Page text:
Green energy advocates are pushing for a change in state law to allow solar power producers to sell electricity directly to homeowners and businesses.
Such a change would upend North Carolina's longstanding energy policy, which doesn't let consumers choose their electricity provider. The proposal is opposed by the politically powerful electric utilities in the state that don't want to lose customers and sales revenue.
Customers today can buy electricity only from the power supplier in their region, which for most people in the state means Duke Energy, Progress Energy, rural electric cooperatives or municipal power agencies.
Solar power installations can sell electricity they generate, but only to those power suppliers, which in turn resell the electricity to homeowners and businesses.
But solar power companies say they could tap into a potentially bigger market if they were also allowed to sell electricity directly to customers, as is allowed in at least 19 other states.
"It's absolutely pure competition," said Ivan Urlaub, executive director of the N.C. Sustainable Energy Association, a trade group for solar and other green energy producers. "There's definitely companies that'll be interested, and the solar market will just grow over time."
Urlaub estimates that if the bill is adopted, it would lead to the development of 1,000 megawatts of solar over the next decade, equivalent in power output to a nuclear plant.
The legislation was developed by the N.C. Sustainable Energy Association and introduced in the state legislature last week by state Sen. Josh Stein, a Democrat from Wake County, and Sen. Tom Apodaca, a Republican representing Buncombe, Henderson and Polk counties.
"The green energy jobs in solar is one of the few growing industries in the entire state, and we should be looking to nurture and expand employment any way we can," Stein said. "And it would reduce the amount of electricity utilities have to produce from coal plants."
But Mike Hughes, a spokesman for Progress Energy, said the proposal is bad public policy.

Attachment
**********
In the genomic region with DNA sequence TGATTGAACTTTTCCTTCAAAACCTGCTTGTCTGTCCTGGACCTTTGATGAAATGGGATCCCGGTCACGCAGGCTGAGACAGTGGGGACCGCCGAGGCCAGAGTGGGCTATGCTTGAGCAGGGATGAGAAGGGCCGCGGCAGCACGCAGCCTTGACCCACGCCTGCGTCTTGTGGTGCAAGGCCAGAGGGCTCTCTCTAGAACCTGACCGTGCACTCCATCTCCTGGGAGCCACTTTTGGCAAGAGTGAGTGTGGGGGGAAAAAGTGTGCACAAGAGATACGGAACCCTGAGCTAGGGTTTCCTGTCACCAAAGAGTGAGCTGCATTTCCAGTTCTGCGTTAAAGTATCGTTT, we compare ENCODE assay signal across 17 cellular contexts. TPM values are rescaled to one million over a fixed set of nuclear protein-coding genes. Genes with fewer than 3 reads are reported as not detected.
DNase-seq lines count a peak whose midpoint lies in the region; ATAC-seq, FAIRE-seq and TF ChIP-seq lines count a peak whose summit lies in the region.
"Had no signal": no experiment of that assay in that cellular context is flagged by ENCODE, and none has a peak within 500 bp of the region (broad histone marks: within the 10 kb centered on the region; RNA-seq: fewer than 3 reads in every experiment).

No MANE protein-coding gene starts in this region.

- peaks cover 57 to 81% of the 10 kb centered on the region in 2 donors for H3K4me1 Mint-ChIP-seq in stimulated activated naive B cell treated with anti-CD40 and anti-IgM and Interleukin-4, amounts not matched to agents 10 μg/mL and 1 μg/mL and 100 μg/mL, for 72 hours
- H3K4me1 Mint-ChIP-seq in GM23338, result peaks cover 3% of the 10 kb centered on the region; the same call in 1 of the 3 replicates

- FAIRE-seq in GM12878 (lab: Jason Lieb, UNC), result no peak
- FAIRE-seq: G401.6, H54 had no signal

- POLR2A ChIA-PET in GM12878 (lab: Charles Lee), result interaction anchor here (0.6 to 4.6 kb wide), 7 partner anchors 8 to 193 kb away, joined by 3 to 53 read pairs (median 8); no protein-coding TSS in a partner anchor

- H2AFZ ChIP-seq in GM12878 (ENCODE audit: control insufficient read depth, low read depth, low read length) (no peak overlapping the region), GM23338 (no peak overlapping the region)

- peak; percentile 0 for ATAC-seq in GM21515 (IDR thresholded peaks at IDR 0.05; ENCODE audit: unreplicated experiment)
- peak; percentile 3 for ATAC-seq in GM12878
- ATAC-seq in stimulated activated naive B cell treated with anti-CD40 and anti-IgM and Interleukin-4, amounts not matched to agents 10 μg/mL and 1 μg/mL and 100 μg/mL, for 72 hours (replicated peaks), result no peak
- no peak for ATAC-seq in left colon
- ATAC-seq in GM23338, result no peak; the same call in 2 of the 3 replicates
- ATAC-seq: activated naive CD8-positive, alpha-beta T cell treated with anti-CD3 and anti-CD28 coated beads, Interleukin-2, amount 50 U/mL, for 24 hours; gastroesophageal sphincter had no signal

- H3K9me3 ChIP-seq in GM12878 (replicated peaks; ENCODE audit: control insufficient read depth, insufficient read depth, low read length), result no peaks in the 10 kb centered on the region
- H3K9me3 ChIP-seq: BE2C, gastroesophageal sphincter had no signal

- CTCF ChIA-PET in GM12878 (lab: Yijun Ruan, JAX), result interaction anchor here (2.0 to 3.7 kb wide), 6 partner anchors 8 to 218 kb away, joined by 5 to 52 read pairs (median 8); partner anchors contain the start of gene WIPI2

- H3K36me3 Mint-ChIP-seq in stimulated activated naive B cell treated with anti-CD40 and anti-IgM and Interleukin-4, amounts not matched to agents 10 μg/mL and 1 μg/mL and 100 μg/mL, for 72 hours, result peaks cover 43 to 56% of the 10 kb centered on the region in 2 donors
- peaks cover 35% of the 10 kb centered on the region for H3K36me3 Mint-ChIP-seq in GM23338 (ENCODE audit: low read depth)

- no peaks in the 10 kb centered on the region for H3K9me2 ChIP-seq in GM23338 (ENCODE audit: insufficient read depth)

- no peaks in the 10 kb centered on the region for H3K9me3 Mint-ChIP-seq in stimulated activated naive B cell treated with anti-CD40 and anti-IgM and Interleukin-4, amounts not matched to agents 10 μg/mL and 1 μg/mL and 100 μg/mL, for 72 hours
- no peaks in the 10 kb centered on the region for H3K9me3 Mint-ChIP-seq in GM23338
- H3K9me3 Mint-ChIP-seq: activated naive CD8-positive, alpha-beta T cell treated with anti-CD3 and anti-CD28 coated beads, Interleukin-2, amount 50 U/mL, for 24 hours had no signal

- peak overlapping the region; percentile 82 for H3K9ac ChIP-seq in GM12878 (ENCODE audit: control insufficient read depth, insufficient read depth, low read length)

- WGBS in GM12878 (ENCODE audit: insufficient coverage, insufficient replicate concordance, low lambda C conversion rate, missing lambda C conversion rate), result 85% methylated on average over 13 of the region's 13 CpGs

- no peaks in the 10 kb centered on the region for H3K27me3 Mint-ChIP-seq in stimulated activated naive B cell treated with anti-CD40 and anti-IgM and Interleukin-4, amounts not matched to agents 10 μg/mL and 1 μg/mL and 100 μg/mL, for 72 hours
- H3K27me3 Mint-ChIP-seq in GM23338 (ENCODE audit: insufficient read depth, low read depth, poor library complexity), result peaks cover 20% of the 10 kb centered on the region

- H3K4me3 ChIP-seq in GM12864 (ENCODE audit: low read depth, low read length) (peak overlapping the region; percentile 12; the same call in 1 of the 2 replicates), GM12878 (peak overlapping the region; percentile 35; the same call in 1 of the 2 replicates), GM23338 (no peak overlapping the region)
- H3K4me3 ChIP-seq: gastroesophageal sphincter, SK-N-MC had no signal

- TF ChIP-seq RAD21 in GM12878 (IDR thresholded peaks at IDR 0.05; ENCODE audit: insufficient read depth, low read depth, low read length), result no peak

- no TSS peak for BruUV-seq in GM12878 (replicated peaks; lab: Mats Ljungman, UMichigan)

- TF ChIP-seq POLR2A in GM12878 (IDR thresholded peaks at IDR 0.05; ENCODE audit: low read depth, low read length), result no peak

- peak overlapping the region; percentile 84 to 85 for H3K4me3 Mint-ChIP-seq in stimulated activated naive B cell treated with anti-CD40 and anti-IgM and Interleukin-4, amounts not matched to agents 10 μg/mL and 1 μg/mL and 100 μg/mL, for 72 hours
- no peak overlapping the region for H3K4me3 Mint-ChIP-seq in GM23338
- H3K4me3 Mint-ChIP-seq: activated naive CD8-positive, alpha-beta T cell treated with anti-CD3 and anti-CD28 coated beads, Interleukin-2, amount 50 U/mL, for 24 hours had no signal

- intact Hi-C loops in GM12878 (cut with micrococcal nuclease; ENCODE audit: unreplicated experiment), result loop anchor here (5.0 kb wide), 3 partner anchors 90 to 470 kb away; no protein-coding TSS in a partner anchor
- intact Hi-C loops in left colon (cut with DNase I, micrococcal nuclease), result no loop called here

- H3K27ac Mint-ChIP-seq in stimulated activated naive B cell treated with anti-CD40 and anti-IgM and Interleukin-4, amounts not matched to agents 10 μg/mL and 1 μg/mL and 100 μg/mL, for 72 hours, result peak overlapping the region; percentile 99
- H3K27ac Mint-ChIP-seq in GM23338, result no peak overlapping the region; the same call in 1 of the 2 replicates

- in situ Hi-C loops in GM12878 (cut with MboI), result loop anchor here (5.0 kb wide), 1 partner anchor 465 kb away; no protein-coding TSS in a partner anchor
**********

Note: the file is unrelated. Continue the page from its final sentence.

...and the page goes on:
"We oppose efforts to establish selective deregulation in North Carolina," he said. "The law would take away revenues without relieving the utility of its regulatory obligation to serve all customers."
Utility rates in this state cover the cost of power plants, transmission lines and distribution lines for all customers in a utility's service area.
Since solar power generates electricity only about 20 percent of the day, the local power company would still have to supply most of the power to a solar energy user.
"We have to have our facilities ready, on standby anytime, at a moment's notice," Hughes said.
Solar advocates say their proposal would help, not hurt, power companies. By offsetting electricity use during times of peak demand, solar energy will reduce the need to construct power plants, the advocates say.
The North Carolina bill would allow direct sales up to 2 megawatts from a renewable facility on the customer's property.
Customers would likely benefit because solar providers could undercut utility prices. In North Carolina, solar power is subsidized with state and federal tax credits that cut the cost of solar installations by more than half.
In states that allow direct electricity sales to customers, solar developers offer low-risk contracts. Typically, the contracts don't require customers to make down payments on solar panels, which can run into the millions of dollars for commercial installations. Instead, the customers pay monthly bills, structured like mortgage payments.
Another benefit: The contracts allow consumers to lock in on electricity prices for as long as 20 years, a deal no electric utility can match.
Richard Harkrader, president of Carolina Solar Energy in Durham, said he has seen many solar projects fall through in this state because solar companies are legally restricted from offering their best deals.
Harkrader, a board member of the N.C. Sustainable Energy Association, said that the ability to offer customers favorable contract terms would help develop a solar "market that's not so dependent on the utilities."
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